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Re: Noob dumb question (extending emacs)

From: Michael Heerdegen
Subject: Re: Noob dumb question (extending emacs)
Date: Thu, 28 Oct 2021 13:41:23 +0200
User-agent: Gnus/5.13 (Gnus v5.13) Emacs/29.0.50 (gnu/linux)

Emanuel Berg via Users list for the GNU Emacs text editor
<> writes:

> Michael Heerdegen wrote:
> >     48 ln(2)
> > l = -------- ~ 8.13.
> >      ln(60)
> >
> > That would mean that already for a length of 9 only a small
> > fraction of passwords are computable.
> Okay, why do you say/how do you know that?

Anything besides used entropy is deterministic.

If you initialize the seed with a certain entropy, it means that you
randomly get one seed out of N possible (known) seeds.  In our case N =
2^31 (or something like that).

To understand the reasoning behind the following it can help to assume a
small N, e.g. N=2, N=10 or N=100, and then think about what
fundamentally changes if N is larger (actually nothing, you only need
accordingly more tries to guess).  This is all quite trivial, only the
large numbers involved cloud a bit what is going on.

Ok.  Those possible seeds are known (computable) to everyone: You start
with a random seed out of a public list of N seeds.

With each of these seeds, `random' will generate one out of N possible
predefined sequences of numbers.  With the exception: If N is larger
than the number of possible different results of `random' (a finite
number of course), let's name it "M", then you must set N = M in the
following considerations.

So if you use a publicly known deterministic algorithm using `random',
your algorithm will generate one out of N possible publicly known
password sequences for each call.

Security of these passwords stands and falls with the size of N:

Say your algorithm calculates passwords using an alphabet consisting of
a number b of letters, e.g. b=60 for small and capital letters plus some
special characters.  Then the entropy used is enough to generate
pseudo-random passwords of a length l when b^l ~ N (where "~" means "is

Why?  If l is smaller, b^l < N, your algorithm would often calculate the
same password for different seeds, and you would waste a portion of the
initial randomness (entropy).

If l is larger, b^l > N, the passwords per se are stronger in theory
but... that doesn't matter if you publish the algorithm that computed
the passwords (or one can guess that algorithm).  Then I still have to
try only N passwords, not more than when a smaller password length is
used.  One could say that those longer passwords contain redundancy: a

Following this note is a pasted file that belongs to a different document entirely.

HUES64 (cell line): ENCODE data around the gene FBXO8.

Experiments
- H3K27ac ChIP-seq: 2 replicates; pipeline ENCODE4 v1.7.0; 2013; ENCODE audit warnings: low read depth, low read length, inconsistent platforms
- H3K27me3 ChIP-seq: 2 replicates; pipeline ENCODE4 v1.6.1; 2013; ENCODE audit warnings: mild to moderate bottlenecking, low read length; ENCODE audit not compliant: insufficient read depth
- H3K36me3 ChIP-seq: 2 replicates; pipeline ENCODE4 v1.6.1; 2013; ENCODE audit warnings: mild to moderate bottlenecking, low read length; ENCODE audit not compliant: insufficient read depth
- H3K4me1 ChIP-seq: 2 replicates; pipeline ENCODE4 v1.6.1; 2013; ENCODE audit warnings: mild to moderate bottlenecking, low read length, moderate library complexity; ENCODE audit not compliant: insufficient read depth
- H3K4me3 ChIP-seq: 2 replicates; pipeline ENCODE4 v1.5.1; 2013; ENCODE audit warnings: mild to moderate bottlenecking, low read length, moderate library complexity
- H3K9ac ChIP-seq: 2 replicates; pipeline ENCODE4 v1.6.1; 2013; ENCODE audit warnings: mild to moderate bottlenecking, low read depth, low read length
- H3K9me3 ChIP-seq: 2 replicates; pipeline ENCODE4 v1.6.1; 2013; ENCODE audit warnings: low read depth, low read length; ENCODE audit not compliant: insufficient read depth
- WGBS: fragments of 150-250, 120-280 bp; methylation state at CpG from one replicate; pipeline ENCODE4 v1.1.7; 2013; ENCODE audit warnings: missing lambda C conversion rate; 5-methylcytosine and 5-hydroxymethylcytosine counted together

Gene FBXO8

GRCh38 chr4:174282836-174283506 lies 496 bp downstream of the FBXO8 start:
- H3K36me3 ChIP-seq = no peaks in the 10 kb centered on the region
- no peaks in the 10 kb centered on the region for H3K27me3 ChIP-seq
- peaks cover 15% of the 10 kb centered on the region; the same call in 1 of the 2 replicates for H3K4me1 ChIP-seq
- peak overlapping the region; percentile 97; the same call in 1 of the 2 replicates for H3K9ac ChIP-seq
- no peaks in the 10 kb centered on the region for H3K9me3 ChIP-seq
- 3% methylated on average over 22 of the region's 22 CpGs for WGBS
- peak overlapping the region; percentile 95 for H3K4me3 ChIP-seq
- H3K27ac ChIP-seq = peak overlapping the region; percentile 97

part of those password strings is determined by the rest of the password
string and doesn't offer additional security.

The situation would be similar to posting on your homepage:

  "Any of my accounts uses a password out of this list:

 { "nx4BgzrJmZq0+!YPp<O|]8k&Q"<M2-`<nSV#|CH-",
   "Zt.J$fP<$zU)^AH}<ymP-cNkwz%8#1=+A]<1XON!" }

 Those are all very strong passwords, and the method I use to choose one
 of them randomly is so clever and uses so much entropy that it's
 impossible to guess it.  Try it, Mentalist!"

But since all of those possible passwords are publicly known the
situation is not better than using a random password out of
{"0", "1",..., "9"}: not more secure than using random passwords of
length 1 (even less).

Or using the formula mentioned,

  ln(N)     ln(10)
  ------ = -------- < 1.
  ln(b)     ln(60)

Now do the same consideration with a larger N.  Whether your passwords
are secure only depends on the real value of N.  And it seems that in
our case N is simply too small for good security.

AFAIU the problem in Emacs is that the number of possible results of
`random' (I called it M) is too small.  If you initialize the random
seed with an entropy N larger than M, there will be only M instead of N
classes of different initializations of the random number generator:
each class would consist of approximately N/M different seeds which
initialize the random generator with exactly the same state.

If you initialize the seed using large strings for example, this would
be comparable to using only the first three characters of these strings
carrying high entropy to initialize the random number generator.  It
would not be, in any way, better than using only three character long
strings carrying very small entropy.


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